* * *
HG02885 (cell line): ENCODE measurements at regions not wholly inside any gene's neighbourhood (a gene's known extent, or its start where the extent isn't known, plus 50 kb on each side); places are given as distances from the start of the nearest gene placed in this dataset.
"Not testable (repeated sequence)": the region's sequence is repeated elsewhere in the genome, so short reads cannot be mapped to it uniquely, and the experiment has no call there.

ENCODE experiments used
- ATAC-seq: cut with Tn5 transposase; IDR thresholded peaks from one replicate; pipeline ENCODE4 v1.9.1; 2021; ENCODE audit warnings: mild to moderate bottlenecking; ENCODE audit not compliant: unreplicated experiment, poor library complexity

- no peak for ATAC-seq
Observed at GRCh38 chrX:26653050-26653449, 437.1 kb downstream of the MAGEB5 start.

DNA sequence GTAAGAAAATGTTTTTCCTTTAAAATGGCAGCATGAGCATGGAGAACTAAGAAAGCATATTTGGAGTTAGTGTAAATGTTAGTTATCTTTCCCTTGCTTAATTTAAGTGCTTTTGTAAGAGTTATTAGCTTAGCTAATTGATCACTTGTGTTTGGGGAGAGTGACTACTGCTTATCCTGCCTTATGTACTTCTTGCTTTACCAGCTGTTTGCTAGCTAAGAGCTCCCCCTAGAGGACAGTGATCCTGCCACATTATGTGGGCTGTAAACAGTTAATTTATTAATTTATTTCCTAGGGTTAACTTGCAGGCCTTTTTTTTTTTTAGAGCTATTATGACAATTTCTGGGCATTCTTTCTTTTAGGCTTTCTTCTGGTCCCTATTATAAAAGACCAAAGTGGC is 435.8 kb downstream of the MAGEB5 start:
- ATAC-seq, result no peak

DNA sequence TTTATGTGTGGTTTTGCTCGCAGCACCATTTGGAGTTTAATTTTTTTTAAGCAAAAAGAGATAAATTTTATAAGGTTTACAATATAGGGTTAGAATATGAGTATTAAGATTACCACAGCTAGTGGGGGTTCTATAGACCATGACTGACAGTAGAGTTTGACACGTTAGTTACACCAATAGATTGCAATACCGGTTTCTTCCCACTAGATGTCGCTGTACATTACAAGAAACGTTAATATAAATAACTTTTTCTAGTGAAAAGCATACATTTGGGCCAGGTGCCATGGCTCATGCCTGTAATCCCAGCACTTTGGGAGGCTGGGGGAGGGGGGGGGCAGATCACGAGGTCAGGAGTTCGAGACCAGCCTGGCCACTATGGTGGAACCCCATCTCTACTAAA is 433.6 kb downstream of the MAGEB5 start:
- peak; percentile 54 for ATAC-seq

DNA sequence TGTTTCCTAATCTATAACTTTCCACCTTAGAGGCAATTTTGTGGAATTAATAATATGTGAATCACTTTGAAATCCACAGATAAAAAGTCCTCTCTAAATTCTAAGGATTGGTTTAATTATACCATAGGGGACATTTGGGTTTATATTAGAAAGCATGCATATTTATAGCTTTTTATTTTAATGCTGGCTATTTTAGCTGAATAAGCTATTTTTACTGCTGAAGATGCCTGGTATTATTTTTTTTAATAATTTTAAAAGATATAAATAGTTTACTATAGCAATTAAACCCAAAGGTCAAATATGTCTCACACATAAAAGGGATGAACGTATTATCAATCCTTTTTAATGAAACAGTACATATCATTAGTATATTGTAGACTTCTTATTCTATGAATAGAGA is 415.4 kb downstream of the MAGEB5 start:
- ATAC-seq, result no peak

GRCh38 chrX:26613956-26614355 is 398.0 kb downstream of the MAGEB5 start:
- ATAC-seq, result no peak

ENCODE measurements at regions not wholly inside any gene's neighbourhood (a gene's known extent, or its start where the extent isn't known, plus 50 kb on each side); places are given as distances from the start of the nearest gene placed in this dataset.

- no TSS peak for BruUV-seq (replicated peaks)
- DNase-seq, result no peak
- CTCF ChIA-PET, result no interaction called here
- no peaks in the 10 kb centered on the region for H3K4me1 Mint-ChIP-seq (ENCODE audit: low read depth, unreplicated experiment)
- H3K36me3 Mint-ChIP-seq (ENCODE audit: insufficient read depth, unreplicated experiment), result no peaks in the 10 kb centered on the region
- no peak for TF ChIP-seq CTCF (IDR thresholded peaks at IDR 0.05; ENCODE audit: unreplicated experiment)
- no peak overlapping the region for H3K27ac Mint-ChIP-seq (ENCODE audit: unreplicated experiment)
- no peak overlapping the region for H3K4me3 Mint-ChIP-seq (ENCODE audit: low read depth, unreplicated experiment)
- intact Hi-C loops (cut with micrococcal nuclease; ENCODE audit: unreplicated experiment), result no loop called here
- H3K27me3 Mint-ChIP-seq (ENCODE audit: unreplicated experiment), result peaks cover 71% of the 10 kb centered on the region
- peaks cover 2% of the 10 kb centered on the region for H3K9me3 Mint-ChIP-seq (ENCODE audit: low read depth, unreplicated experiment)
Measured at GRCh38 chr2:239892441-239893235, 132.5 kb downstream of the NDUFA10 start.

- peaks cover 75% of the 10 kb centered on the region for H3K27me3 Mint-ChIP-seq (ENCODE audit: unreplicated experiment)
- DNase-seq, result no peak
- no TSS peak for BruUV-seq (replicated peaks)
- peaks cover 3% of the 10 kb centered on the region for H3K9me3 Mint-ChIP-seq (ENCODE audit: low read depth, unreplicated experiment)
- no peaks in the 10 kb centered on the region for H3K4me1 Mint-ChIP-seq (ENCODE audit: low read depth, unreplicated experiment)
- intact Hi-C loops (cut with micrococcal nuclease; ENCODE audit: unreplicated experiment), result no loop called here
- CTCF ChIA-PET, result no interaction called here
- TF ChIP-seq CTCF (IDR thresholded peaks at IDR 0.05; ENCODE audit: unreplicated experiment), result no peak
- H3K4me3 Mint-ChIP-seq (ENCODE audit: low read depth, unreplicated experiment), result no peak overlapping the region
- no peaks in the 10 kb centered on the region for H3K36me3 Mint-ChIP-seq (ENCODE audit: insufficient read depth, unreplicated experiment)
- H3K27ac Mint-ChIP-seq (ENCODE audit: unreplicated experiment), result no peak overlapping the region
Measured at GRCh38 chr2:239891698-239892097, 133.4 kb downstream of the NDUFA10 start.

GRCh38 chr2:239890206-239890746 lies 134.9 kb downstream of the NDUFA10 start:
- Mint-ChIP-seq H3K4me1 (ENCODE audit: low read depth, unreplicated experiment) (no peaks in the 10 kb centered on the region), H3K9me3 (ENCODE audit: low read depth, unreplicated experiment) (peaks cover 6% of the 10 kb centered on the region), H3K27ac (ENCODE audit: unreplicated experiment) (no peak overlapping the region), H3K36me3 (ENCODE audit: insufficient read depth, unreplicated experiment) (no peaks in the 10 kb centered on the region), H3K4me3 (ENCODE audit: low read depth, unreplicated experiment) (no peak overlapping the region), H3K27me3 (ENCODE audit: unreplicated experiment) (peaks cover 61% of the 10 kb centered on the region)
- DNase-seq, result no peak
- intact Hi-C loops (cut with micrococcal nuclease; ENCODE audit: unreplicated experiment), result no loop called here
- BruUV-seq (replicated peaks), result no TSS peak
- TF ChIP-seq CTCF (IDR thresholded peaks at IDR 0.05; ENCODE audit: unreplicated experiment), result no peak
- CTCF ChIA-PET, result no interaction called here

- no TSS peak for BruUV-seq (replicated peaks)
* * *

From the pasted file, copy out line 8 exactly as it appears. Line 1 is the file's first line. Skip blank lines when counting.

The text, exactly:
- ATAC-seq, result no peak